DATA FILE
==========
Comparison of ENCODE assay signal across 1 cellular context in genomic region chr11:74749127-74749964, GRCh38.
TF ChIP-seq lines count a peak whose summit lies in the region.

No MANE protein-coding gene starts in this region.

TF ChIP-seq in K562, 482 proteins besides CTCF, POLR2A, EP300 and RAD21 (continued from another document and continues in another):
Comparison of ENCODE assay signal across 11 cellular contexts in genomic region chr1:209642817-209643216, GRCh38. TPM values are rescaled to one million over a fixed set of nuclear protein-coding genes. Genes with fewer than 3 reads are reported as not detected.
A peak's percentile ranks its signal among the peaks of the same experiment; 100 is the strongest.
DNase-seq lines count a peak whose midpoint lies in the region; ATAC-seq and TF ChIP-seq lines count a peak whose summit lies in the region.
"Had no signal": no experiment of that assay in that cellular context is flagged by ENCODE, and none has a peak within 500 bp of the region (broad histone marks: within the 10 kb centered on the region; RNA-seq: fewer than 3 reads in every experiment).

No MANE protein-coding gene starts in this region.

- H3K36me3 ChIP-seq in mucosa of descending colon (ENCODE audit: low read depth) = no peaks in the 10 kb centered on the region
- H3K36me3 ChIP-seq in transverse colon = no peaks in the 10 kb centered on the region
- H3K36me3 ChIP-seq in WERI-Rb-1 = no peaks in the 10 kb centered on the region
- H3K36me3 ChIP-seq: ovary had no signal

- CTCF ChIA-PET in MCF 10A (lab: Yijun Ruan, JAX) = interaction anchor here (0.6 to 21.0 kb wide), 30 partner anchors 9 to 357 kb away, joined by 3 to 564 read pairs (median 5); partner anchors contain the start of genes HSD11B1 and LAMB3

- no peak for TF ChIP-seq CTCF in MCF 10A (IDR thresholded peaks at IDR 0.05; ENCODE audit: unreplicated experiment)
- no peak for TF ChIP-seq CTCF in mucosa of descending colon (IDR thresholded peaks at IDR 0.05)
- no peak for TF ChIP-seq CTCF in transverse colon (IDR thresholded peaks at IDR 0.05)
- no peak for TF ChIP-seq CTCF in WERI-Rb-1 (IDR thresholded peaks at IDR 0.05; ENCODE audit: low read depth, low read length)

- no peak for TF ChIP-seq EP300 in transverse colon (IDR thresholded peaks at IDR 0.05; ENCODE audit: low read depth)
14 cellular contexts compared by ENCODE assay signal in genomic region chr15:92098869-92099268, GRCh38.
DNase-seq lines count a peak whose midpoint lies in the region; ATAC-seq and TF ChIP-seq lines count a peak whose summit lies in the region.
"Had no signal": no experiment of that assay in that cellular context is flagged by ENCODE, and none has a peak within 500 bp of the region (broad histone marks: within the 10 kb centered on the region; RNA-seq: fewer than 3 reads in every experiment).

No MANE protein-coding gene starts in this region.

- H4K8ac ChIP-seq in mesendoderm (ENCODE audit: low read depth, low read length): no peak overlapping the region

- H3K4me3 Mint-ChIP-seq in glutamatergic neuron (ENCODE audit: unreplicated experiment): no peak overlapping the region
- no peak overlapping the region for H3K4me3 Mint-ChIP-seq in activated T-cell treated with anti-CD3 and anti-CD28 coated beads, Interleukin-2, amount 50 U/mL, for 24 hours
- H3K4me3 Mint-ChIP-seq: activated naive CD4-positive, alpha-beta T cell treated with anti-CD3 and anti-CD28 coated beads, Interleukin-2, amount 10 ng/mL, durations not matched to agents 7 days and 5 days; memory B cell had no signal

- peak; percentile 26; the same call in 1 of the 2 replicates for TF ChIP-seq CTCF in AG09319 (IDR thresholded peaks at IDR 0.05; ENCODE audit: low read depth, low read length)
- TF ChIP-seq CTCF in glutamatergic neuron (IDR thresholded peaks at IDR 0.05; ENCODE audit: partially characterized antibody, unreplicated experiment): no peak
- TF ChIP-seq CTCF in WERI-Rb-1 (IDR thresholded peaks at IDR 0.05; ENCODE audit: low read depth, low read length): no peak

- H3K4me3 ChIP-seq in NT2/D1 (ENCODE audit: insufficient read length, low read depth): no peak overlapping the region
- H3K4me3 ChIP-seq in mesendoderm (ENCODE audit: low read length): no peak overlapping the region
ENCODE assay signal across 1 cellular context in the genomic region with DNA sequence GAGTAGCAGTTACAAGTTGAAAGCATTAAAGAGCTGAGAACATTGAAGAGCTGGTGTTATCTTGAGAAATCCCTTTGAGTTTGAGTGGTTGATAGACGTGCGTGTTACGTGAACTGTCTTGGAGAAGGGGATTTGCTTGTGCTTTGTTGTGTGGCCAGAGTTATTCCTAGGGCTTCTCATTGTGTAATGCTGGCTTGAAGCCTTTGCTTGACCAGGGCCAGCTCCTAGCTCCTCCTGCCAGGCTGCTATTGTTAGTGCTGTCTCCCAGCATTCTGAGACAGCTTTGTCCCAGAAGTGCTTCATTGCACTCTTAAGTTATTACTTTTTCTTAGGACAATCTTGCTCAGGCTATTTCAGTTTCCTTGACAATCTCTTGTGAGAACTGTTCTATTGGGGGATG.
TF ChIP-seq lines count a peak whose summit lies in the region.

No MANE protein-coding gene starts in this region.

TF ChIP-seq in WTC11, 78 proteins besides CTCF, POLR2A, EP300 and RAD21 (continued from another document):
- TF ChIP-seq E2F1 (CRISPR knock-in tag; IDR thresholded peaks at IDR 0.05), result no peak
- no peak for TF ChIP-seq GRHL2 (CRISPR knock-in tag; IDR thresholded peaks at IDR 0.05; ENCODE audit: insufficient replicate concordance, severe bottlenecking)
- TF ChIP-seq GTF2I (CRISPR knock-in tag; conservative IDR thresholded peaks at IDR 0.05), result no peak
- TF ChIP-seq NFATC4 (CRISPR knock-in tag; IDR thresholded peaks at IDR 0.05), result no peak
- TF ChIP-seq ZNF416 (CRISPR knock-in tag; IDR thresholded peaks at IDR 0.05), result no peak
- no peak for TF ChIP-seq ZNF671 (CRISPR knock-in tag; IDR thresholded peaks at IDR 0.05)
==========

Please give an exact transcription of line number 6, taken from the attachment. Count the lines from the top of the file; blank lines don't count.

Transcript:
A peak's percentile ranks its signal among the peaks of the same experiment; 100 is the strongest.